November - Reading 12

Discussion in 'Bible Reading Plan 2016' started by Clint Kritzer, Nov 12, 2002.

  1. Clint Kritzer

    Clint Kritzer
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    Good evening -

    Today's reading marks the end of the prophecies against other nations in Ezekiel. The passages concerning Egypt were quite extensive. Going by the dates provided by the prophet, there were seven oracles in all. These seven prophecies spanned over a time from January 7, 587 BC to April 27, 586 BC.

    In the Gospel of John Christ continues the analogy of the Shepherd and sheep. This analogy shows a mutual knowledge between the two. I was intrigued by the statement regarding the "other sheep" in verse 16 and found this in the Geneva Study Bible:
    In 1John we find the author speaking of the final hour in verse 18. This term demonstrates the watchfulness that we as Christians must maintain. Neither prophecy nor revelation has revealed any other era to come before Christ's return. We are indeed in the "last hour."

    May God bless you

    - Clint
     
  3. Clint Kritzer

    Clint Kritzer
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    Job

    Sunday School 6/11/06

    Job 11:1-6 Zophar

    Zophar is the third and possibly the youngest to speak. His name is unknown elsewhere but in the Septuagint he is mentioned in Genesis 36:11 and 1Chronicles 1:36. Our inability to identify his name gives no clue to his identity or his character. Naamah, his home, is the name of a village west of Judah but as the other friends are from outside of Palestine, this is probably not the same village. Naamah was also the name of a sister to Tubal Cain in Genesis 4:22 but there is no connection found between her and the name of the village.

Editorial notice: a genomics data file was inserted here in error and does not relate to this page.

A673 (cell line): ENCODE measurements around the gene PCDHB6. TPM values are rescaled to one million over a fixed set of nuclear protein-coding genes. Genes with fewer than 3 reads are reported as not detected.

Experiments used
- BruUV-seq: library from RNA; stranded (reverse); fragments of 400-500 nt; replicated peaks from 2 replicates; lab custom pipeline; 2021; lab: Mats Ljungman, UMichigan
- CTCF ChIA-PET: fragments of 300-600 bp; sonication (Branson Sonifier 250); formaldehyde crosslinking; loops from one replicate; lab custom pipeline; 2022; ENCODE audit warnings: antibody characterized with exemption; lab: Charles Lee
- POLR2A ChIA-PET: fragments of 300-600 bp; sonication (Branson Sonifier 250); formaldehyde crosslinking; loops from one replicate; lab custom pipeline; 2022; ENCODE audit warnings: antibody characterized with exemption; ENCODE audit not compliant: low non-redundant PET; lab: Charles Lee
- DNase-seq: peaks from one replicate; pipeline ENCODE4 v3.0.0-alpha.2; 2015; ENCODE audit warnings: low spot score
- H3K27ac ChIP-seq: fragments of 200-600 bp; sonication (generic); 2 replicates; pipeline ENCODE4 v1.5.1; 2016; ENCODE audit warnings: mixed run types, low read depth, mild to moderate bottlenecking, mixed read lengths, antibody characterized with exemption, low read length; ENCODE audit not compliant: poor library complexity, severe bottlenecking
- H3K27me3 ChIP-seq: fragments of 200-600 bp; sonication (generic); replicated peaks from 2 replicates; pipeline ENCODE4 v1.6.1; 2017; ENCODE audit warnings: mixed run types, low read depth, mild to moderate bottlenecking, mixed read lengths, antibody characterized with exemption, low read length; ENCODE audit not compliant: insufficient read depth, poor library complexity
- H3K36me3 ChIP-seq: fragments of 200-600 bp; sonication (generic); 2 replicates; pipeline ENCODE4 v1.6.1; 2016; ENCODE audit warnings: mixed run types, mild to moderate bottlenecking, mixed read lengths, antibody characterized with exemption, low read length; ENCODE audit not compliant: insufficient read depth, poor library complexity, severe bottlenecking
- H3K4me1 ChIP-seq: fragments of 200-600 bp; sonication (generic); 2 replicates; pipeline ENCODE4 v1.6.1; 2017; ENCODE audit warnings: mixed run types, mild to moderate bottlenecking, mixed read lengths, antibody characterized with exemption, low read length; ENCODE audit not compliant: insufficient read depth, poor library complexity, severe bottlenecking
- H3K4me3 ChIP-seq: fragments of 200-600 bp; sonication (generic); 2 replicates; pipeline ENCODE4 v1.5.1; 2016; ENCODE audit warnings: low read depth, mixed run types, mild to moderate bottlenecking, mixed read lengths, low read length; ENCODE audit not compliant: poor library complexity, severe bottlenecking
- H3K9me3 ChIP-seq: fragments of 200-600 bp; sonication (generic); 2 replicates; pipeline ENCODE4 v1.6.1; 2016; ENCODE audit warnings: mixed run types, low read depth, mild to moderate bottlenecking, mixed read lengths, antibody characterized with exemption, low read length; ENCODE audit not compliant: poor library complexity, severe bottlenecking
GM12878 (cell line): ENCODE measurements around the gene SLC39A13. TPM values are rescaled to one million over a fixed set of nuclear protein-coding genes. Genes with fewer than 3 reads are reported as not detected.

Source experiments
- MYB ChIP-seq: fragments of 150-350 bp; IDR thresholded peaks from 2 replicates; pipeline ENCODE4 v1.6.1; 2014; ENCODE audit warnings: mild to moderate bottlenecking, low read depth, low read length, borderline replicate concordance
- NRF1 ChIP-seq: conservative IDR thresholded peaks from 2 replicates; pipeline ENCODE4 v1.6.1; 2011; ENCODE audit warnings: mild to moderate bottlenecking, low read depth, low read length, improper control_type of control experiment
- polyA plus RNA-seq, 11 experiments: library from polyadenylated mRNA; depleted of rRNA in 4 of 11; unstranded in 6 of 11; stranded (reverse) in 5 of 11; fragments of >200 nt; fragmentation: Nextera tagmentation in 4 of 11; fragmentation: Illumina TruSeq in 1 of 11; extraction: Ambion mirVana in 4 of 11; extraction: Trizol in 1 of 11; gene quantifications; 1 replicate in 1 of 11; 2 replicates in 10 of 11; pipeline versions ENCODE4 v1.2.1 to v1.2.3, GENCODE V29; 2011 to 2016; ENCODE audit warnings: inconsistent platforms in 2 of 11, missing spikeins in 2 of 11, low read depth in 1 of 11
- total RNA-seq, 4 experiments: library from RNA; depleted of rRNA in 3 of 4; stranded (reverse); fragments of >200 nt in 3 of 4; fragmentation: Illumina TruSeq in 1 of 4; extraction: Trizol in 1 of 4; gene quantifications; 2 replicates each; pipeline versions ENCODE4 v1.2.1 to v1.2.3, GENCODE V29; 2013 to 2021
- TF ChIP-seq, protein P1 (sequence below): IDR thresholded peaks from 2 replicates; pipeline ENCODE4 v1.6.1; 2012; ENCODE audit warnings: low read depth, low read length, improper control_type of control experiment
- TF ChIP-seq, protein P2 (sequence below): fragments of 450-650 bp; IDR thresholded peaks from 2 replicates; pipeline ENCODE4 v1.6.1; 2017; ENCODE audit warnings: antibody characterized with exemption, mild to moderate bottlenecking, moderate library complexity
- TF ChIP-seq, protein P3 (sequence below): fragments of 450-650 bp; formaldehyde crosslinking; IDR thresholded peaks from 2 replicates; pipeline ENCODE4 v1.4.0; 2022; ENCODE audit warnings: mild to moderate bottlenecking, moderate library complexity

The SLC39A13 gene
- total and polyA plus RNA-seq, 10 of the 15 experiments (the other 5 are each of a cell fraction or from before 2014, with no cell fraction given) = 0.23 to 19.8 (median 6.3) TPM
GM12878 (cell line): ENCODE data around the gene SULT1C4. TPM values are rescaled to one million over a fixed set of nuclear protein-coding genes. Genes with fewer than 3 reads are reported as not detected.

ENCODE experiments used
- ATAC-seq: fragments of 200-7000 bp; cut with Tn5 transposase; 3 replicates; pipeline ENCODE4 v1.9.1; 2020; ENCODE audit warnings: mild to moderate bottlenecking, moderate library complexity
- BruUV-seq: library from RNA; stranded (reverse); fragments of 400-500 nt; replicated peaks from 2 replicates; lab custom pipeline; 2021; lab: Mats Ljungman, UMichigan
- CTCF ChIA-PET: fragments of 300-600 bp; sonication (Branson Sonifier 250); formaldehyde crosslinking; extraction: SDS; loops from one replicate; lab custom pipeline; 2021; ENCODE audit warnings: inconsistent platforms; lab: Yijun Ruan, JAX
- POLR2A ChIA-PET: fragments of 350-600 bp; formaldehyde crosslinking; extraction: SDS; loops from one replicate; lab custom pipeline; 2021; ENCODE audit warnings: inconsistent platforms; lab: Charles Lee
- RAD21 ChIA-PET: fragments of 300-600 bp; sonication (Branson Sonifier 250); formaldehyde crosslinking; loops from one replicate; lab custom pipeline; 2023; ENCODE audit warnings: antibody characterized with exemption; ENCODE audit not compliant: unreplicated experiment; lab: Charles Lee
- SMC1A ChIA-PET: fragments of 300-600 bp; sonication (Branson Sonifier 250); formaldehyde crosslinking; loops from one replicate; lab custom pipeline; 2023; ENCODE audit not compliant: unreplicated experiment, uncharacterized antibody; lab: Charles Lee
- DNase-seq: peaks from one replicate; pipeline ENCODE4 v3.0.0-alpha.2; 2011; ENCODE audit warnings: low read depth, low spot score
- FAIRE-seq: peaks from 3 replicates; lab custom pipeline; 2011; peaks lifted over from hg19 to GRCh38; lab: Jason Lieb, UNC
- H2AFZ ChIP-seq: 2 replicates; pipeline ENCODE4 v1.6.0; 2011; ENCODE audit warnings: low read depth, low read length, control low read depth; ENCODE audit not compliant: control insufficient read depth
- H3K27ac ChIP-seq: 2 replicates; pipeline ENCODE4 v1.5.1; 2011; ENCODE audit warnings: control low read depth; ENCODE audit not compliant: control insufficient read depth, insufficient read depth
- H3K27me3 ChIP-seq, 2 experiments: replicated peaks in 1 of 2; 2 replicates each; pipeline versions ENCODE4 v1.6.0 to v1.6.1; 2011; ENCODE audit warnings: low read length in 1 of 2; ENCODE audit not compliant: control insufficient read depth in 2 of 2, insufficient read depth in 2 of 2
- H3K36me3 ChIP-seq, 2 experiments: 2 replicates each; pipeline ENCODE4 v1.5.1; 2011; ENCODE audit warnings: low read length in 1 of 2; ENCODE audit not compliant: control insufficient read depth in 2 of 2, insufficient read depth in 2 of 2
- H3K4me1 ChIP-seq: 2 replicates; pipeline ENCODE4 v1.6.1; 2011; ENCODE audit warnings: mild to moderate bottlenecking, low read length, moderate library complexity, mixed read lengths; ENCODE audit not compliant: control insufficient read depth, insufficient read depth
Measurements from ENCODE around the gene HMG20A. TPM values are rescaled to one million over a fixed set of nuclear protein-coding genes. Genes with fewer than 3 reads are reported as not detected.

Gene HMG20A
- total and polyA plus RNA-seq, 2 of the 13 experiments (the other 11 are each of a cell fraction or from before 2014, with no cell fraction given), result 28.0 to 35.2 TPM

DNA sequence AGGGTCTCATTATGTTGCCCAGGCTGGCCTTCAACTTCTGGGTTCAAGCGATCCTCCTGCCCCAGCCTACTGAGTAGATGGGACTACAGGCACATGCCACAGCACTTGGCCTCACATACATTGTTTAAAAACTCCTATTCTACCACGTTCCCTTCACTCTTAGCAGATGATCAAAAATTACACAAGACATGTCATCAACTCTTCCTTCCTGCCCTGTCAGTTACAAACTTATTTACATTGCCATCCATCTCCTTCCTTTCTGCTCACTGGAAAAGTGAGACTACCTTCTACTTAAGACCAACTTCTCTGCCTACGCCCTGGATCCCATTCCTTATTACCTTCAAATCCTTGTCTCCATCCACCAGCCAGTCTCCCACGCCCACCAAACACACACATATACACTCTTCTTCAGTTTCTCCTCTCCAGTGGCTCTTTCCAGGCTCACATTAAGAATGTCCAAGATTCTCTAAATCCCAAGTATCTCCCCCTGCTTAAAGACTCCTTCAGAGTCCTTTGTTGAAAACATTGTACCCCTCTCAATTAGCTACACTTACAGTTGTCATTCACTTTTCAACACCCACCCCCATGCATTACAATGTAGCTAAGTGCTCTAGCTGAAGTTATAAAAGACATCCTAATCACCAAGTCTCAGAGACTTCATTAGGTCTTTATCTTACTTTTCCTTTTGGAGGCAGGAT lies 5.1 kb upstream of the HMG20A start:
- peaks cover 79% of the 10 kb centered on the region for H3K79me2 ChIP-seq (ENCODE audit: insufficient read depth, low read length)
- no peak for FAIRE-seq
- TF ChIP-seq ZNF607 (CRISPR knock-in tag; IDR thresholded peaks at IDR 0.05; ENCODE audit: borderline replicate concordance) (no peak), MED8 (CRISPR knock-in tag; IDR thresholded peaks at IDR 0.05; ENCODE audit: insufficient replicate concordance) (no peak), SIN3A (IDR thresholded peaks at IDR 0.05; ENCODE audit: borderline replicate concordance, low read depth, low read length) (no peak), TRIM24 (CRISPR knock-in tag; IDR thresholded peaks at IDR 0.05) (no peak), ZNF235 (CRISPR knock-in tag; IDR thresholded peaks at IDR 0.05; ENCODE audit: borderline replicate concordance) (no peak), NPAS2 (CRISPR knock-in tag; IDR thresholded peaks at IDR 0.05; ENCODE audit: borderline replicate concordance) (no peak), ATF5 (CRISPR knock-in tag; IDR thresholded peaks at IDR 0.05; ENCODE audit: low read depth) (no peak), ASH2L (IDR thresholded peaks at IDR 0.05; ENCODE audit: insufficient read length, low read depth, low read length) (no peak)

Zophar’s speech begins harshly as he feels a strong need to defend not God but his own logic. Job in his defenses has corrupted what Zophar is sure to be true and he appeals to Job to return to reason.

    In verses 11:2-4 Zophar attempts to summarize Job’s position. He feels that Job is only giving lip service to his own righteousness and Zophar will not stand for it. He is completely unable to sympathize with Job’s problem and thinks that the condition speaks for itself. Obviously Job has done a great evil or he would not be suffering so!

    Zophar is impatient with God for being so patient with Job. He should show up and put him in his place. Since He is not doing so, Zophar takes it upon himself to set the score right. Zophar contends that God must have actually forgiven some of Job’s shortcomings as he really deserves more than he is getting. Zophar makes no attempt to back his claim up with fact, he merely asserts it as fact.

    Job 11:13-20

    In verse 13 Zophar takes the debate to an even more personal level. He is stating that if Job – EVEN Job – were to stretch out his hand to God with a repentant attitude, he would be forgiven. Like Bildad he contends that the blessings would be so great that Job would barely remember his present conditions. His speech ends with if Job does not repent his fate is sealed. He will be counted as those who have lost their sight and can only hope for a swift death.

    Zophar’s speech has no compassion and no sympathy for the suffering Job.

    Job responds in chapter 13 much as you would expect. He is hurt, angry, and on the defensive. His friends have offered him little comfort and have only served to further his suffering. By lacking compassion they have furthered the cause of the adversary. By viewing Job as a theological proposition rather than a suffering man, they have become tools of the devil in trying to separate a man, and all of mankind, from God. Job, however, holds the course and once again appeals to God directly for answers.
     
  4. Clint Kritzer

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